YOUR CONNECTIVE TISSUES COULD BE LIMITING YOUR POTENTIAL

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When training, don’t forget your tendons and joints also play a role in sustaining tension and creating movement. If you can expand your perspective that there is more than just muscle that needs stimulation, you will have a better understanding of how your body actually works and how/where injuries frequently occur.
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Tendons are located at the end of muscles. They attach the muscle onto the bone and transmit the force created by the muscle onto the bone. They also act as a buffer by absorbing forces to limit injury risks. Therefore, they have to withstand a lot of force and pressure and for this reason are way more susceptible to injury.
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Tendons typically have a poor blood supply as well. Countless research has shown that throughout the length of the tendon there is a small number of blood vessels per cross-sectional area of the tissue. This means that the tendon has poor vascularity comparatively to its muscle counterpart (muscle pumps) which prevents adequate repair and can lead to further weakening. A lot of tendons go through incomplete healing but are asked to function at original capacity.
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Due to differing rates of adaptation between muscle tissue and connective tissue, it takes a much different time frame for
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1. A muscle to grow/deteriorate in size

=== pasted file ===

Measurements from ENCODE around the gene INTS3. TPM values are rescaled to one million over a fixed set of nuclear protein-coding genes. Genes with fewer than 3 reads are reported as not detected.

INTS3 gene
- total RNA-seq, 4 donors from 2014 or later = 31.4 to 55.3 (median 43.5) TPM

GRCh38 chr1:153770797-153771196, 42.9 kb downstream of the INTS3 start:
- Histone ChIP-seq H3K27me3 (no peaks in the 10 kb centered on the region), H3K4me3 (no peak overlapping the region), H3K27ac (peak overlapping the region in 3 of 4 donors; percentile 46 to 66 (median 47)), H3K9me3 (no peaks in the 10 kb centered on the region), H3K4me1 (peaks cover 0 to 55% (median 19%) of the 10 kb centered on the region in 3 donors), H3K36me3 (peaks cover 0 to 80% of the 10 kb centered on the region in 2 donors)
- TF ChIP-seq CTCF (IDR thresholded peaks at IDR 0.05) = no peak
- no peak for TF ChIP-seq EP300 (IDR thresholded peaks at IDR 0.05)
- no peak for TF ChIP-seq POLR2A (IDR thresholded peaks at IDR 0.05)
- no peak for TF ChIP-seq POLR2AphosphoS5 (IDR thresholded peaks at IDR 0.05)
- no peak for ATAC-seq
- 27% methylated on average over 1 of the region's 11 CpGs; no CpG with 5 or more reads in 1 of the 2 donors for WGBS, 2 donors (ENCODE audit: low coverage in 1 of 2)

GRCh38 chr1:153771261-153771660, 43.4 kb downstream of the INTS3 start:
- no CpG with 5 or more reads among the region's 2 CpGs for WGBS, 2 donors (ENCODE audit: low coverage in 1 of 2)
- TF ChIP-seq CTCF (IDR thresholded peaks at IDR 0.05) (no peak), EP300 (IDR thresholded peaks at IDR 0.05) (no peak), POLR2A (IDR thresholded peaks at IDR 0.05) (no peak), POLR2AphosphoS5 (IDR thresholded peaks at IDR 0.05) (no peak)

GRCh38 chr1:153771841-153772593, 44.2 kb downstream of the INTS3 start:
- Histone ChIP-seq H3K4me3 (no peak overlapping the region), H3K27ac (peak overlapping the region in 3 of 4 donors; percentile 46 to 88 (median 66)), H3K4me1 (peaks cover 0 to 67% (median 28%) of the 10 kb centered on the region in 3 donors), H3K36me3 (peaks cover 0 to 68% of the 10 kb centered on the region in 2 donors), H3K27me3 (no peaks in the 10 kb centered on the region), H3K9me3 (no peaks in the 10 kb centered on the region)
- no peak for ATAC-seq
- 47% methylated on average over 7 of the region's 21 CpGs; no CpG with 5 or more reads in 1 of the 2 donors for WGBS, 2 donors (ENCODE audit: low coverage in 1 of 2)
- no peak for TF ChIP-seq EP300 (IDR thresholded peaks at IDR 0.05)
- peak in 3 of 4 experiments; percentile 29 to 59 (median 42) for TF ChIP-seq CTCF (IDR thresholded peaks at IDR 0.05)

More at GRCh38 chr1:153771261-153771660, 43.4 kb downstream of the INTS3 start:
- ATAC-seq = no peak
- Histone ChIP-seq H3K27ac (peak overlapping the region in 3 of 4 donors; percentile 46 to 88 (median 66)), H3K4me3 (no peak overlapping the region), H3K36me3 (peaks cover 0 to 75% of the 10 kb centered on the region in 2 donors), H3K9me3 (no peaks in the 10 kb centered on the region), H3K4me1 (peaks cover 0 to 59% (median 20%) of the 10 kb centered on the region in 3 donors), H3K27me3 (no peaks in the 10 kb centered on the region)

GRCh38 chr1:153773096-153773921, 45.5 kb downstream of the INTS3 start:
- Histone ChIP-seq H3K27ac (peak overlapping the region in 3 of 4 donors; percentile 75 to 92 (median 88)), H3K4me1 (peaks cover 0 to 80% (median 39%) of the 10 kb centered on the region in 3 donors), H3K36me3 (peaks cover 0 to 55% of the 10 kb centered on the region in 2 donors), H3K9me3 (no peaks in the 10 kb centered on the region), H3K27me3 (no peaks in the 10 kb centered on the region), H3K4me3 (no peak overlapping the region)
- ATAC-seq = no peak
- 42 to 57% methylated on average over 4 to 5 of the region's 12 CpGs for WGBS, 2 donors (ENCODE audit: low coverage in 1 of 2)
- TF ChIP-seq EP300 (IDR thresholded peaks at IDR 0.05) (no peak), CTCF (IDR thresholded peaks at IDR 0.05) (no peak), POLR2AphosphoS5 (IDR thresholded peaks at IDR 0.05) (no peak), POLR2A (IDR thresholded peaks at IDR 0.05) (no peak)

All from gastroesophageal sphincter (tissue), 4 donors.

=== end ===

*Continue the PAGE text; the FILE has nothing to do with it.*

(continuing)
2. For a tendon to thicken
3. For a joint capsule to strengthen/expand/thicken its collagen/elastin fibers
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Isometric training, partial reps, plyometrics, bodyweight training involving holds etc are some examples of ways to engage the tendons & connective tissues
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Think about—and train—your connective tissue every day. That could range from random sets of static squat holds done throughout the day. I like Dan John’s “Easy Strength” program, where you basically pick a few movements to do each day—every day—with a fairly manageable weight/bodyweight. You won’t see the rapid progression of connective tissue training, but it’ll also be easier on your body over time as your tendons thicken and can withstand more pressure. Movements that were once hard will typically feel easier.

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Posted on February 11, 2017, in clinical massage therapy, massage, massage therapy, myofascial release, Soft Tissue, sport massage and tagged . Bookmark the permalink. Leave a comment.

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